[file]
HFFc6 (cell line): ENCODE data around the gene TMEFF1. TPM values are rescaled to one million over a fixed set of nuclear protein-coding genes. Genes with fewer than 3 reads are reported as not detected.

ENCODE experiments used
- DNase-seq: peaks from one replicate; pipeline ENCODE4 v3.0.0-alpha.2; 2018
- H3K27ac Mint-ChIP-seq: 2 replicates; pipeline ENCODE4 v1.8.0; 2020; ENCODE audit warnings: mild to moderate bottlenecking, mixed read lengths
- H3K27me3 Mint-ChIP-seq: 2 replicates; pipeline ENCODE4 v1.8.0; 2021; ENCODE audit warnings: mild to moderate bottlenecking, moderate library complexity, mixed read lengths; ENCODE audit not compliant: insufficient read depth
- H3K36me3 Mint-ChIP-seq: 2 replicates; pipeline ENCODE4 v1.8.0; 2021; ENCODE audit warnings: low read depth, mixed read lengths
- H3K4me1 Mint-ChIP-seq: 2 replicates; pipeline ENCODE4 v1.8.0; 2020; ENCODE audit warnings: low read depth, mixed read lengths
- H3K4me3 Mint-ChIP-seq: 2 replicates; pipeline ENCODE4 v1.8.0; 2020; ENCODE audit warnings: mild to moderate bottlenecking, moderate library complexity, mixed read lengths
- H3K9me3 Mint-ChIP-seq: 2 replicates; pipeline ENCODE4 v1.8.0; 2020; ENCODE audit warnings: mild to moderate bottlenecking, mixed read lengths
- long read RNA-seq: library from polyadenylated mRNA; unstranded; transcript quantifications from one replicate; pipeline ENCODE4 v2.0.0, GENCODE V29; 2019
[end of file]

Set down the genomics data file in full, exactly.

HFFc6 (cell line): ENCODE data around the gene TMEFF1. TPM values are rescaled to one million over a fixed set of nuclear protein-coding genes. Genes with fewer than 3 reads are reported as not detected.

ENCODE experiments used
- DNase-seq: peaks from one replicate; pipeline ENCODE4 v3.0.0-alpha.2; 2018
- H3K27ac Mint-ChIP-seq: 2 replicates; pipeline ENCODE4 v1.8.0; 2020; ENCODE audit warnings: mild to moderate bottlenecking, mixed read lengths
- H3K27me3 Mint-ChIP-seq: 2 replicates; pipeline ENCODE4 v1.8.0; 2021; ENCODE audit warnings: mild to moderate bottlenecking, moderate library complexity, mixed read lengths; ENCODE audit not compliant: insufficient read depth
- H3K36me3 Mint-ChIP-seq: 2 replicates; pipeline ENCODE4 v1.8.0; 2021; ENCODE audit warnings: low read depth, mixed read lengths
- H3K4me1 Mint-ChIP-seq: 2 replicates; pipeline ENCODE4 v1.8.0; 2020; ENCODE audit warnings: low read depth, mixed read lengths
- H3K4me3 Mint-ChIP-seq: 2 replicates; pipeline ENCODE4 v1.8.0; 2020; ENCODE audit warnings: mild to moderate bottlenecking, moderate library complexity, mixed read lengths
- H3K9me3 Mint-ChIP-seq: 2 replicates; pipeline ENCODE4 v1.8.0; 2020; ENCODE audit warnings: mild to moderate bottlenecking, mixed read lengths
- long read RNA-seq: library from polyadenylated mRNA; unstranded; transcript quantifications from one replicate; pipeline ENCODE4 v2.0.0, GENCODE V29; 2019